Unlike today, women in the past did not have a much of a choice but to marry (if she was in a position to) the baby's daddy. I wrote one into my historical and how a pregnancy can alter well intentioned plans of the characters. Once the baby was born, in the epliogue, my heroine was breast feeding as she and the Hero discussed names.

I have two boys myself and think that pregnancy and childbirth is beautiful and quite an experince. I could not breast feed my older son but my younger one i did. I think to most mothers who choose to do it, its a wonderful bonding experince (however, having not been able to bf my older son I can see both sides of it - dad could help with feedings and such). Anyway, I think that is one (of the many) reason why I personally bonded well with your characters -their experiences with motherhood.
Christi

Luci said...

I loved Ride The Fire completely - with the birth, breastfeeding and all!!

As a side note, I loved too how Alec and Jamie had a part in the final chapters of the book and the ending was not rushed.

Talking about preganancy, I love it too that in your books Alec and also Nicholas played a very important part in the births described. Love an alpha male in awe of his woman giving birth :).

RitaSV said...

I'm totally fine with birth and breastfeeding scenes. You can hold off detailed descriptions of afterbirth and such but I, too, find there's a beauty in that wonderful combination of two people in love sharing the gift of a child.

Hi, Stef —::waving back:: So good to see you here again! LOL on running away from babies. You know, I wasn't into babies until suddenly I was. BAM! Then I wanted babies SO BADLY. Of course, I was only 20, so it's not like I waited a really long time. But when I was a teenager, they just seemed like annoying, stinky loud things. LOL!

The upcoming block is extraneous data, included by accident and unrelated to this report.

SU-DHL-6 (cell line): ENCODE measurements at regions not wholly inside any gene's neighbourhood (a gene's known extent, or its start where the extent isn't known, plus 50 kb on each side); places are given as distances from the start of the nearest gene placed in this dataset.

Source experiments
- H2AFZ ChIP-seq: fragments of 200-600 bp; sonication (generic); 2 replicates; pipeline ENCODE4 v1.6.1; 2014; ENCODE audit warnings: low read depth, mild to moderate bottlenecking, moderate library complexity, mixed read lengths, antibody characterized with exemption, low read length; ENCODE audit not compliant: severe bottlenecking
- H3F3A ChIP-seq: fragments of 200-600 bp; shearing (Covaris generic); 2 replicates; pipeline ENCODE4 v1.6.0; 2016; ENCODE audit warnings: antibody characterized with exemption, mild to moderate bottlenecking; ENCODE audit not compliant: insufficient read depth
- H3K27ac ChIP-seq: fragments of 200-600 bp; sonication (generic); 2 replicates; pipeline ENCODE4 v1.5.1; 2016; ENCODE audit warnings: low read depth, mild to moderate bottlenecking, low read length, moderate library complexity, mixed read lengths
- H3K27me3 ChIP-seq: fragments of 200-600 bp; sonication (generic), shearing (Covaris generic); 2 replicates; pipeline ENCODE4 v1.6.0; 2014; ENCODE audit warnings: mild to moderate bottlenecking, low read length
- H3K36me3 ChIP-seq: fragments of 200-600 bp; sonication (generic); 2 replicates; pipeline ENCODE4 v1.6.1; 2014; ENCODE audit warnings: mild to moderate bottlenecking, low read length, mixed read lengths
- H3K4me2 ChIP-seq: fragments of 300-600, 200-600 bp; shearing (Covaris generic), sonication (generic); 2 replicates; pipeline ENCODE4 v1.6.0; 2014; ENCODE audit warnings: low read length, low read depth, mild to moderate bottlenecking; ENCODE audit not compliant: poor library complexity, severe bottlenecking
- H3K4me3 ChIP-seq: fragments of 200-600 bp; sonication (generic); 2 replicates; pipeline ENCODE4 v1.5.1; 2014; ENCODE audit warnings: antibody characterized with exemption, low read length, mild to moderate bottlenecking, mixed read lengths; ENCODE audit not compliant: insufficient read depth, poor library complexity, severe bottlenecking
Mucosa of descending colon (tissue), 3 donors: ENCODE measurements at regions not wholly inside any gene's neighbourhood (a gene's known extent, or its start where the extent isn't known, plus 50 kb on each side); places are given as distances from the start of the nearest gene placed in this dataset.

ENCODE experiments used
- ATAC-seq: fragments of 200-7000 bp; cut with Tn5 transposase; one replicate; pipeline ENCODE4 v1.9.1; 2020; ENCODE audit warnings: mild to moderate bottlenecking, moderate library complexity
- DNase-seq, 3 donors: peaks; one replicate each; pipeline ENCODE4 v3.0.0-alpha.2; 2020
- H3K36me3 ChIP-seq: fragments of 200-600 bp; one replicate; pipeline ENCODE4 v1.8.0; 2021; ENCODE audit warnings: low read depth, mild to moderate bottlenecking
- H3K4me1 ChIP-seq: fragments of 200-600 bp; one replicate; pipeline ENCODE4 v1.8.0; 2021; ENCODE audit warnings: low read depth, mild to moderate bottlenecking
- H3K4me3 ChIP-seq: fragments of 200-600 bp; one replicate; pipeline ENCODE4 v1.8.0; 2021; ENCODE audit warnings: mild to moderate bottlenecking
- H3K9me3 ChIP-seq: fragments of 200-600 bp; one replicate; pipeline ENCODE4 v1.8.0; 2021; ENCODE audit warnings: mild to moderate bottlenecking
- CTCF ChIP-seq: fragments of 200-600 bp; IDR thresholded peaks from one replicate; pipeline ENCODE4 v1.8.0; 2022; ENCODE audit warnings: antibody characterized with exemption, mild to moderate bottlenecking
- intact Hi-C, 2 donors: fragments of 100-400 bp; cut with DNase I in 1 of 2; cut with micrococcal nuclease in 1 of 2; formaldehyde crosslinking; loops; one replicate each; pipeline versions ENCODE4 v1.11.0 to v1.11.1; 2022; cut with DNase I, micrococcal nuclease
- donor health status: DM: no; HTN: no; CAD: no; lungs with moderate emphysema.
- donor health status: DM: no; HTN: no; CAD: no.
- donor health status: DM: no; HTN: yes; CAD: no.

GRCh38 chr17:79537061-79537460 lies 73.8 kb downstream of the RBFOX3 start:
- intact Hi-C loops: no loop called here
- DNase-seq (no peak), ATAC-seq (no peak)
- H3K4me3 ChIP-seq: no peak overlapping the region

I like your comparing little Chase to Marc's Chevy. So the car was more touching than the baby. I can see that.

No, I don't gloss over things, and I'm glad you appreciate that! You can see on Amazon that not everyone shares your appreciation. LOL!

I hope you can stick around for a while! I know you're busy, but I missed you. :-)

Hi, Barbara — BTW, I loved the photo of you and your DH. I didn't have a chance to post, but I really liked it. It sounds like we're on the same page where babies and HEAs are concerned. You know, I keep worrying that it will seem redundant, but that's the natural direction my Muse takes me at the end of the book.

::::: SPOILER for HARD EVIDENCE::::: You have no idea how HARD it was for me to not have Tessa be PG at the end of HE. OUCH! LOL!

:::: End of Spoiler:::::

Hi, Eugenia — LOL! First comes love, then comes marriage... That was almost the title of this post. And, yes, RTF really mixed that up. I'm so sorry to hear about your miscarriages! You know, I also thought about that as I wrote up this post. Fertility issues affect more women than I think a lot of us -- particularly those of us who get knocked up on the first try -- realize. I have a friend who won't read romances that have pregnancy/birth in the plot for that reason. It's too painful for her. I'm very glad you have Jazzy!

It's true that an HEA doesn't have to include children, and maybe I should look at that issue one day. Love — and families — come in all shapes and sizes, especially these days with so many mixed families -- step-moms, dads, kids, etc. Your mom and stepdad sound fantastic. What a wonderful story! In the end it's how many lives a person touched that counts, not how many kids they had. I stopped at two kids because I wanted to do other things with my life — like write. :-)